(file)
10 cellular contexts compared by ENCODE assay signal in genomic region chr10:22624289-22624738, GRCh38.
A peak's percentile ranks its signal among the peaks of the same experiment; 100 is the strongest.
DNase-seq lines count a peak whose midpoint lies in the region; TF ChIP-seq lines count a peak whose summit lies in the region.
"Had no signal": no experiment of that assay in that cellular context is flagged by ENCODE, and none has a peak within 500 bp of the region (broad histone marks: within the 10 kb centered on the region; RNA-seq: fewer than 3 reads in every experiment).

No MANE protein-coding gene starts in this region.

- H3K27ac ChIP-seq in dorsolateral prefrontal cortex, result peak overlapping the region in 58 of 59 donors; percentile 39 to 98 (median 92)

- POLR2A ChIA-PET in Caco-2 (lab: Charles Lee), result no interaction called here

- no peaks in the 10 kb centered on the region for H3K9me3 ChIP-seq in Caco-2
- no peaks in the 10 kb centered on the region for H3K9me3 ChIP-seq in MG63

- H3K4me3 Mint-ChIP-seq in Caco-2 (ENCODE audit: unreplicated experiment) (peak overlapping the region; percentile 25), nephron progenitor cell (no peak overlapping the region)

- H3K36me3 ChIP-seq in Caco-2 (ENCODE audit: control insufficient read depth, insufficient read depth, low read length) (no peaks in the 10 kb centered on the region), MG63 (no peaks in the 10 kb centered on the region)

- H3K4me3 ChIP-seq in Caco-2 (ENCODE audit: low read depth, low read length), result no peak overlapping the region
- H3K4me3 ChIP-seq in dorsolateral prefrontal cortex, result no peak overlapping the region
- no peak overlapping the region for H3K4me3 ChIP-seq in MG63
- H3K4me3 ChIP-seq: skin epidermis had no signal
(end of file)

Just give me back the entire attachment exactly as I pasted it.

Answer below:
10 cellular contexts compared by ENCODE assay signal in genomic region chr10:22624289-22624738, GRCh38.
A peak's percentile ranks its signal among the peaks of the same experiment; 100 is the strongest.
DNase-seq lines count a peak whose midpoint lies in the region; TF ChIP-seq lines count a peak whose summit lies in the region.
"Had no signal": no experiment of that assay in that cellular context is flagged by ENCODE, and none has a peak within 500 bp of the region (broad histone marks: within the 10 kb centered on the region; RNA-seq: fewer than 3 reads in every experiment).

No MANE protein-coding gene starts in this region.

- H3K27ac ChIP-seq in dorsolateral prefrontal cortex, result peak overlapping the region in 58 of 59 donors; percentile 39 to 98 (median 92)

- POLR2A ChIA-PET in Caco-2 (lab: Charles Lee), result no interaction called here

- no peaks in the 10 kb centered on the region for H3K9me3 ChIP-seq in Caco-2
- no peaks in the 10 kb centered on the region for H3K9me3 ChIP-seq in MG63

- H3K4me3 Mint-ChIP-seq in Caco-2 (ENCODE audit: unreplicated experiment) (peak overlapping the region; percentile 25), nephron progenitor cell (no peak overlapping the region)

- H3K36me3 ChIP-seq in Caco-2 (ENCODE audit: control insufficient read depth, insufficient read depth, low read length) (no peaks in the 10 kb centered on the region), MG63 (no peaks in the 10 kb centered on the region)

- H3K4me3 ChIP-seq in Caco-2 (ENCODE audit: low read depth, low read length), result no peak overlapping the region
- H3K4me3 ChIP-seq in dorsolateral prefrontal cortex, result no peak overlapping the region
- no peak overlapping the region for H3K4me3 ChIP-seq in MG63
- H3K4me3 ChIP-seq: skin epidermis had no signal